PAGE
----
I am in Thomaston, Georgia for the funeral of my aunt Dorothy or “Dot” as she was known by family and friends. We got here around 6:15 after enduring the awful Atlanta, Georgia traffic which is notoriously horrible.
When we got to my aunt’s house tonight we were greeted by family who were sure to feed us in the tradition of many families around the world when there is a death in the family. Now in the south it’s about fried chicken, the sides and deserts. Food is synonymous with coming together as family to remember and to reconnect. In the south when you are sick or a family member passes traditionally ones community comes to the side of those who survive. Gifts of food among other things are offered to ease the loss. Blessed are those who mourn as it says in scripture.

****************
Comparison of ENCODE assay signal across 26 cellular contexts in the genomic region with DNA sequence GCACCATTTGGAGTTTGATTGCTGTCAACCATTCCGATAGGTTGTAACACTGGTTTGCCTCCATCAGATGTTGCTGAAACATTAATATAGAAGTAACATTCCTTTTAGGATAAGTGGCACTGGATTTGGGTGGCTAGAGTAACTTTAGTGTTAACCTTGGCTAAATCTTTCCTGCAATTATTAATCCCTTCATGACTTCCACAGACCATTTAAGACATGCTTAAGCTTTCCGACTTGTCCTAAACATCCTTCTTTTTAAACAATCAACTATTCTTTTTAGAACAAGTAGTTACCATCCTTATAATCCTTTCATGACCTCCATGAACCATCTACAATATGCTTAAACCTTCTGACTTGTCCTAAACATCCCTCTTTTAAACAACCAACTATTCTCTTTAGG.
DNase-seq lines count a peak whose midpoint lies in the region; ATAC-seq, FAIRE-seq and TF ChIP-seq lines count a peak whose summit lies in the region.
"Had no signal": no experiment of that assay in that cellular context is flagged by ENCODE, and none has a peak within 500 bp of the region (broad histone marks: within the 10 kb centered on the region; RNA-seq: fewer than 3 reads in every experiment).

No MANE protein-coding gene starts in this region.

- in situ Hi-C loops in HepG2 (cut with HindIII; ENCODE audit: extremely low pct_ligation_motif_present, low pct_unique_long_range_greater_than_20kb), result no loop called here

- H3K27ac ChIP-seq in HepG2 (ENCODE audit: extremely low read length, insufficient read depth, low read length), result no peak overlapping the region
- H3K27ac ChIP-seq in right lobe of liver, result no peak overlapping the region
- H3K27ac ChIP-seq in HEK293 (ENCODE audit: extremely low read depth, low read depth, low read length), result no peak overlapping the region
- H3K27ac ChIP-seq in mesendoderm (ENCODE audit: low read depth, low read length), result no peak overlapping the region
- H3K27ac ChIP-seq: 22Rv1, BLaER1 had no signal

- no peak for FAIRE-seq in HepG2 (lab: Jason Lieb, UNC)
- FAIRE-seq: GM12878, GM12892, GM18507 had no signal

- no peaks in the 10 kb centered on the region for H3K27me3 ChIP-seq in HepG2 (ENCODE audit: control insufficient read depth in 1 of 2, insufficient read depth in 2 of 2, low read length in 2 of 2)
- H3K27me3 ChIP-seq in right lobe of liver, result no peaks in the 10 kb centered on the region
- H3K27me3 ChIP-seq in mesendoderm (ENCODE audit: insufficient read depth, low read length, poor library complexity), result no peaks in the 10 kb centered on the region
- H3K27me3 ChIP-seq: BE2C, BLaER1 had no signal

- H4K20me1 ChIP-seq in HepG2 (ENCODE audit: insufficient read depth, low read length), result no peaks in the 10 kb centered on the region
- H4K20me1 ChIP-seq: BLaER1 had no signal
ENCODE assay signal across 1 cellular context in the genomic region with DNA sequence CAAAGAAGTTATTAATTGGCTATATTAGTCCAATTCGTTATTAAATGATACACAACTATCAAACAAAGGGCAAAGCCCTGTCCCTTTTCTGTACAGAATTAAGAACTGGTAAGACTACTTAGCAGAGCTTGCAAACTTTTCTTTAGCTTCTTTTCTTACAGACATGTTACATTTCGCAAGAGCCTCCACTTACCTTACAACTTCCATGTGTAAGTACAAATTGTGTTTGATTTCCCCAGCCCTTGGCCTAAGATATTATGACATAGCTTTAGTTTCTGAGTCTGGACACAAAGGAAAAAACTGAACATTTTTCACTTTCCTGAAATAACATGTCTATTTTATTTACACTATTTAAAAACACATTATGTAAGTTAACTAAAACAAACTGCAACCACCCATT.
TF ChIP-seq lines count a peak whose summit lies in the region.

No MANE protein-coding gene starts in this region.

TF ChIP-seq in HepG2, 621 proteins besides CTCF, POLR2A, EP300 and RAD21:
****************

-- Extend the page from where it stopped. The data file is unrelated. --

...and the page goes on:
You know it shouldn’t take death to bring people back together in times like this. However for many family comes with complications that unfortunately cannot be overcome even in the passing of a loved one.
Dot’s funeral is on a Saturday in January at her church where she was a member for a very long time. This is the same church where her mother, my great-grandmother’s funeral was held fourteen years ago.
Her devotion to God was/is shown by her hospitality and love for family and friends. She lived a great life, a long life, a life that will be remembered.
A funeral is more than mourning the dead it can be a family reunion too. Sometimes that family is biological or chosen from your tribe of friends. It’s amazing how you can reconnect and renew the ties of family that bind you.
I know that Dot is with her mother, father, brother and sister in the company of saints above. For me I am grateful of these people’s impact on my life and how I know that life does go on in the hearts and minds who continue a legacy.
A quote I like is “Live your life so the preacher won’t have to lie at your funeral” so for Dot she has nothing to worry about.